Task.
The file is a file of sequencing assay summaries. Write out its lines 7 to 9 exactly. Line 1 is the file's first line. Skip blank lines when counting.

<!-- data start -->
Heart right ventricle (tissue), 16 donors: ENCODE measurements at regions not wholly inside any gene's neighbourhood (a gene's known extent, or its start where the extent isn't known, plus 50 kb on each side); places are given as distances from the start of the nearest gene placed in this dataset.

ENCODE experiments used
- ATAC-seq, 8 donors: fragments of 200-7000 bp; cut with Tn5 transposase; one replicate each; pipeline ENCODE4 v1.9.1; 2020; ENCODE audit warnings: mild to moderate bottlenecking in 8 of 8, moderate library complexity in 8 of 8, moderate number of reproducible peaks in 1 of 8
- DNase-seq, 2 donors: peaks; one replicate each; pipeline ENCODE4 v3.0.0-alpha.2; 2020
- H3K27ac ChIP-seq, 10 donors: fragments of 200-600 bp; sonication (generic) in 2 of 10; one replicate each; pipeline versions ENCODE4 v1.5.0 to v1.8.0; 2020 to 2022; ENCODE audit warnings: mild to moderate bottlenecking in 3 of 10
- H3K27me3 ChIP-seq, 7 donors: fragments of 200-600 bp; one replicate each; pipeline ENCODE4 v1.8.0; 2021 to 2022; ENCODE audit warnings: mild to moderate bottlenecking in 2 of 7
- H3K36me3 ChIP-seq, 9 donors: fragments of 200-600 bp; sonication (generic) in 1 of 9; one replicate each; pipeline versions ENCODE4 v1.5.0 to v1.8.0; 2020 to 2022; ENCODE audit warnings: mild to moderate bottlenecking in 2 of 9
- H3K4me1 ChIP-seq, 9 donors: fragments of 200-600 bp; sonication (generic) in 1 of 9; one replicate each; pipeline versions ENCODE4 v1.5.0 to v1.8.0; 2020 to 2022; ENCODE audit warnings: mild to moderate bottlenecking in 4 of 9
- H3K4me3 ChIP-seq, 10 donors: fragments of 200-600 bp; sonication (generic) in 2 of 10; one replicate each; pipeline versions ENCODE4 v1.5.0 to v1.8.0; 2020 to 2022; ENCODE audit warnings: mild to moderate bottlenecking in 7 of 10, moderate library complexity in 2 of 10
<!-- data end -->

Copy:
- H3K36me3 ChIP-seq, 9 donors: fragments of 200-600 bp; sonication (generic) in 1 of 9; one replicate each; pipeline versions ENCODE4 v1.5.0 to v1.8.0; 2020 to 2022; ENCODE audit warnings: mild to moderate bottlenecking in 2 of 9
- H3K4me1 ChIP-seq, 9 donors: fragments of 200-600 bp; sonication (generic) in 1 of 9; one replicate each; pipeline versions ENCODE4 v1.5.0 to v1.8.0; 2020 to 2022; ENCODE audit warnings: mild to moderate bottlenecking in 4 of 9
- H3K4me3 ChIP-seq, 10 donors: fragments of 200-600 bp; sonication (generic) in 2 of 10; one replicate each; pipeline versions ENCODE4 v1.5.0 to v1.8.0; 2020 to 2022; ENCODE audit warnings: mild to moderate bottlenecking in 7 of 10, moderate library complexity in 2 of 10